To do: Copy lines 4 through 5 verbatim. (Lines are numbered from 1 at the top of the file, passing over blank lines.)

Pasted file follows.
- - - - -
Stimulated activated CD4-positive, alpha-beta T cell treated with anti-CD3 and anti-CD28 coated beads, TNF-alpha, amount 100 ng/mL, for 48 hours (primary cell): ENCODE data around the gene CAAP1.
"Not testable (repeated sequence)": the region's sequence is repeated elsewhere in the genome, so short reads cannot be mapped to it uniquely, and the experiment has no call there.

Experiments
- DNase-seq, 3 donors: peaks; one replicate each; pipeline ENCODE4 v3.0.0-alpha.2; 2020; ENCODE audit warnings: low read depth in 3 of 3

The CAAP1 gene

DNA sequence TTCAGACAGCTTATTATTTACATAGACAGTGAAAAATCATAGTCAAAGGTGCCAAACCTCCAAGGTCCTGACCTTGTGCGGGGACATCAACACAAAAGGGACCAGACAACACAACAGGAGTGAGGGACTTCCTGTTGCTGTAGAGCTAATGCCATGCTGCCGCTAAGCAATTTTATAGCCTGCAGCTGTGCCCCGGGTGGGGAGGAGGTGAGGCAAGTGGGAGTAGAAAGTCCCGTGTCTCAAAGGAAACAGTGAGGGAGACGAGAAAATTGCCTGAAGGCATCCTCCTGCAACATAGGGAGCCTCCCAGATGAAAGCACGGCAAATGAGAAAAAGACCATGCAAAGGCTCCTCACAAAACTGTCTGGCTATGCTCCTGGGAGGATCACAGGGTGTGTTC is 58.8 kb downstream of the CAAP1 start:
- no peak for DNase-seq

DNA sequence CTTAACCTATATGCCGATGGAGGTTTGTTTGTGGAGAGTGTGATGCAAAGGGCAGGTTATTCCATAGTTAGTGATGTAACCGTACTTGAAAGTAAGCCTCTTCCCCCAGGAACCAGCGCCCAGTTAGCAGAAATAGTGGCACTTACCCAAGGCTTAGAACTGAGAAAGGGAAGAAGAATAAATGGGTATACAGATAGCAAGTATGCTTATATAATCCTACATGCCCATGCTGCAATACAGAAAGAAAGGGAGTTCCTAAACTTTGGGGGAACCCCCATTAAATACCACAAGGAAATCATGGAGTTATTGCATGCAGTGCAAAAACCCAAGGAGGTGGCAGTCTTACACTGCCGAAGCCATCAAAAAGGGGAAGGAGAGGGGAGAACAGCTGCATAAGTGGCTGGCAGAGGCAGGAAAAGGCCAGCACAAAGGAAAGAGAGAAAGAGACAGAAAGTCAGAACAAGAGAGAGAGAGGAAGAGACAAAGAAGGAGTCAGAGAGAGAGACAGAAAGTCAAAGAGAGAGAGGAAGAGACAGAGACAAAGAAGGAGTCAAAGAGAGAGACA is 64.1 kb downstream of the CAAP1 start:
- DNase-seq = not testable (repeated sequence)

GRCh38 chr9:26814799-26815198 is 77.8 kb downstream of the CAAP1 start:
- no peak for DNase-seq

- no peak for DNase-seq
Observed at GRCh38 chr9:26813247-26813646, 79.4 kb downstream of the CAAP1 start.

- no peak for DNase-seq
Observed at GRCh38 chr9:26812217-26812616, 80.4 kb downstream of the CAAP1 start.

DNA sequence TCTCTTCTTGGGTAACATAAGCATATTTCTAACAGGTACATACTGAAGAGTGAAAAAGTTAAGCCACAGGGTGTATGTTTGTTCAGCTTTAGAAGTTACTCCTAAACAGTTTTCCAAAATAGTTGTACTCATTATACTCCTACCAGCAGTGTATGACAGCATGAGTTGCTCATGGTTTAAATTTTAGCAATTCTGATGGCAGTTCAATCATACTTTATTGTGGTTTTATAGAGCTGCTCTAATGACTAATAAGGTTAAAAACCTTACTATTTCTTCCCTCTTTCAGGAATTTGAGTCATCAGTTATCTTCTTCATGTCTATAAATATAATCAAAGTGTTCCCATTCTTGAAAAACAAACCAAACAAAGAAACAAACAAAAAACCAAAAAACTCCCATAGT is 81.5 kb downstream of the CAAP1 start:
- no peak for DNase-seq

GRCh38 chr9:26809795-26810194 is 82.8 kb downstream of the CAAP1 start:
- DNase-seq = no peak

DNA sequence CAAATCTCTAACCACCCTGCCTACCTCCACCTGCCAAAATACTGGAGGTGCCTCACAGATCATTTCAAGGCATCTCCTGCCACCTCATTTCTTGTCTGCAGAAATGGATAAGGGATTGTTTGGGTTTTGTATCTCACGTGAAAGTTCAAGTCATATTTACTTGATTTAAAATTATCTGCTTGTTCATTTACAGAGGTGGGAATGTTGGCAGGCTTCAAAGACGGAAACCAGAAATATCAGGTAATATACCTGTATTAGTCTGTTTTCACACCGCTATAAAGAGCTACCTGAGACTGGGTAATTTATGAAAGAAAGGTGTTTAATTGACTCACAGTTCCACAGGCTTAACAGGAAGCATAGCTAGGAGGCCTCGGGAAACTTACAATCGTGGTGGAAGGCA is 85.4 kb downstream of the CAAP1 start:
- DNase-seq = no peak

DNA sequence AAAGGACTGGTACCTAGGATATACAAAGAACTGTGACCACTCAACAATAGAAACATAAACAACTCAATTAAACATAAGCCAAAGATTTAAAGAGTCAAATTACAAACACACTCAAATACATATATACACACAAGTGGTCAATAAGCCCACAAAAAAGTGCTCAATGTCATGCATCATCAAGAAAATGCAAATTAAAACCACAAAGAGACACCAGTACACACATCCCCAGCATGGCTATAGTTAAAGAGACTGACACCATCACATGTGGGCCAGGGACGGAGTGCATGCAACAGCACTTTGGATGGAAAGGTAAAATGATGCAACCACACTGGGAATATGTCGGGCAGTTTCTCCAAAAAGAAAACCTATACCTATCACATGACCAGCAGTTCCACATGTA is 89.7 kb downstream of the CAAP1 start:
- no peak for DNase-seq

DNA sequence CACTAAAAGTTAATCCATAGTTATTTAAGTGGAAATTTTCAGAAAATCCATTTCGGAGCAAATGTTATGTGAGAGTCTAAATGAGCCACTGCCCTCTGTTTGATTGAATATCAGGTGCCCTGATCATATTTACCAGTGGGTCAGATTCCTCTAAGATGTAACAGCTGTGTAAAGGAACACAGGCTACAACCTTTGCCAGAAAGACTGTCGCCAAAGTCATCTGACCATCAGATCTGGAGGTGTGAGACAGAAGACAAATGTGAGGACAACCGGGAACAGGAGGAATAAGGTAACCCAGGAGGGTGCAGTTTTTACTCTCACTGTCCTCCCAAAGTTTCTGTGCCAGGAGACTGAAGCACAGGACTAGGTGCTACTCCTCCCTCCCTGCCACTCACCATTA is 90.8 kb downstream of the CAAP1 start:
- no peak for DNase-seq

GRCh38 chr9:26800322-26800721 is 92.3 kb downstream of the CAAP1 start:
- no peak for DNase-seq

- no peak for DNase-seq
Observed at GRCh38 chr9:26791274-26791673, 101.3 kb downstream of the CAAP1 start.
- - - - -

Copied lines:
- DNase-seq, 3 donors: peaks; one replicate each; pipeline ENCODE4 v3.0.0-alpha.2; 2020; ENCODE audit warnings: low read depth in 3 of 3

The CAAP1 gene